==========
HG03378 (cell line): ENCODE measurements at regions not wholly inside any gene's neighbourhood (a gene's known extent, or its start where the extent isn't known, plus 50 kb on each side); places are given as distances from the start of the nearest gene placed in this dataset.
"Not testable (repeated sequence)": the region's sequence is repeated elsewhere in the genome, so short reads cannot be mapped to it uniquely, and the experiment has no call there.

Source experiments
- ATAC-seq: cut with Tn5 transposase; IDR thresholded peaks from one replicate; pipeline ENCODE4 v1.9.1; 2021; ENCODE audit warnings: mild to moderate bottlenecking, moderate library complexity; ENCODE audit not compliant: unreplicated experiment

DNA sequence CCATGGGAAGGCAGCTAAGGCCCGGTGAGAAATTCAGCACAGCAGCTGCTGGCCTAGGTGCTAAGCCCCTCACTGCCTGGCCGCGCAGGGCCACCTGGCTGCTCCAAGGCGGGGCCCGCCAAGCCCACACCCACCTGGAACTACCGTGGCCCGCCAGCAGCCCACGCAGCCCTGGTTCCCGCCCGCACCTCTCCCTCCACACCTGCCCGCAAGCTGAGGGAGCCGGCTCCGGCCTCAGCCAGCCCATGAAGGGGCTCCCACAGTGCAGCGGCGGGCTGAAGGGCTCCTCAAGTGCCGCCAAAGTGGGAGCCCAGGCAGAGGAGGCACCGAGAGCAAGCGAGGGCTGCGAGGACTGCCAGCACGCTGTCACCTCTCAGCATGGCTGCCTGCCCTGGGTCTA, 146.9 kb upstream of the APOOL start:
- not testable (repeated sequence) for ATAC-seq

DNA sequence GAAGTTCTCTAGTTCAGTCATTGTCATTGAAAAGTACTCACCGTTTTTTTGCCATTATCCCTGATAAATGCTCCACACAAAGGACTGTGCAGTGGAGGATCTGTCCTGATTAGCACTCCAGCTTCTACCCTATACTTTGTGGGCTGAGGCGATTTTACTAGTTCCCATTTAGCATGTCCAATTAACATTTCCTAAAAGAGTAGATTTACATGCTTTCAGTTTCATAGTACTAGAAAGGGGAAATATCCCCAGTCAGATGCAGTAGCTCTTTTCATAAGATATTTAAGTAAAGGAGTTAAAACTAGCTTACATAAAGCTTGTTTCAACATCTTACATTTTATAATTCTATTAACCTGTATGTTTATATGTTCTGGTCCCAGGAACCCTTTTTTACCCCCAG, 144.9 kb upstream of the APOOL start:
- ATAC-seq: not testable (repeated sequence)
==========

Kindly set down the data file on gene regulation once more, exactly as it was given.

HG03378 (cell line): ENCODE measurements at regions not wholly inside any gene's neighbourhood (a gene's known extent, or its start where the extent isn't known, plus 50 kb on each side); places are given as distances from the start of the nearest gene placed in this dataset.
"Not testable (repeated sequence)": the region's sequence is repeated elsewhere in the genome, so short reads cannot be mapped to it uniquely, and the experiment has no call there.

Source experiments
- ATAC-seq: cut with Tn5 transposase; IDR thresholded peaks from one replicate; pipeline ENCODE4 v1.9.1; 2021; ENCODE audit warnings: mild to moderate bottlenecking, moderate library complexity; ENCODE audit not compliant: unreplicated experiment

DNA sequence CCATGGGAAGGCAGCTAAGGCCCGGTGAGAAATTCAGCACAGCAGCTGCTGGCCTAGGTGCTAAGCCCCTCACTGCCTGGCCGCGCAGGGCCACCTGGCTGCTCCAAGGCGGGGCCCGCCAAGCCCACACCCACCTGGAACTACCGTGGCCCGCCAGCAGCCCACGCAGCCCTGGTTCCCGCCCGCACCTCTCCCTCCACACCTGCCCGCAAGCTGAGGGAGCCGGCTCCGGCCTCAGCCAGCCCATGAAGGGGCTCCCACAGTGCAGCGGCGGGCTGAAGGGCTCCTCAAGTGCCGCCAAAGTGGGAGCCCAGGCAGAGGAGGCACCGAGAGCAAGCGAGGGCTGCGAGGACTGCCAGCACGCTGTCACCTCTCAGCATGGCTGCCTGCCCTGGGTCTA, 146.9 kb upstream of the APOOL start:
- not testable (repeated sequence) for ATAC-seq

DNA sequence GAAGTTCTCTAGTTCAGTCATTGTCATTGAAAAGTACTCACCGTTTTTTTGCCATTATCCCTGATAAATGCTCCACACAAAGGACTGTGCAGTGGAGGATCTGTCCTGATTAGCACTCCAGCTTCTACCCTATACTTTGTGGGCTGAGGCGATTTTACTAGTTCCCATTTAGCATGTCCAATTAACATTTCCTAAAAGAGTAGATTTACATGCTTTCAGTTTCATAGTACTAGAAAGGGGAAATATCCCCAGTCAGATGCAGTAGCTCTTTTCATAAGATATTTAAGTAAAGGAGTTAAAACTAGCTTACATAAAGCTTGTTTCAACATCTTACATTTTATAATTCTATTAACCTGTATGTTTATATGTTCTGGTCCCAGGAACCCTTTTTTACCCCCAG, 144.9 kb upstream of the APOOL start:
- ATAC-seq: not testable (repeated sequence)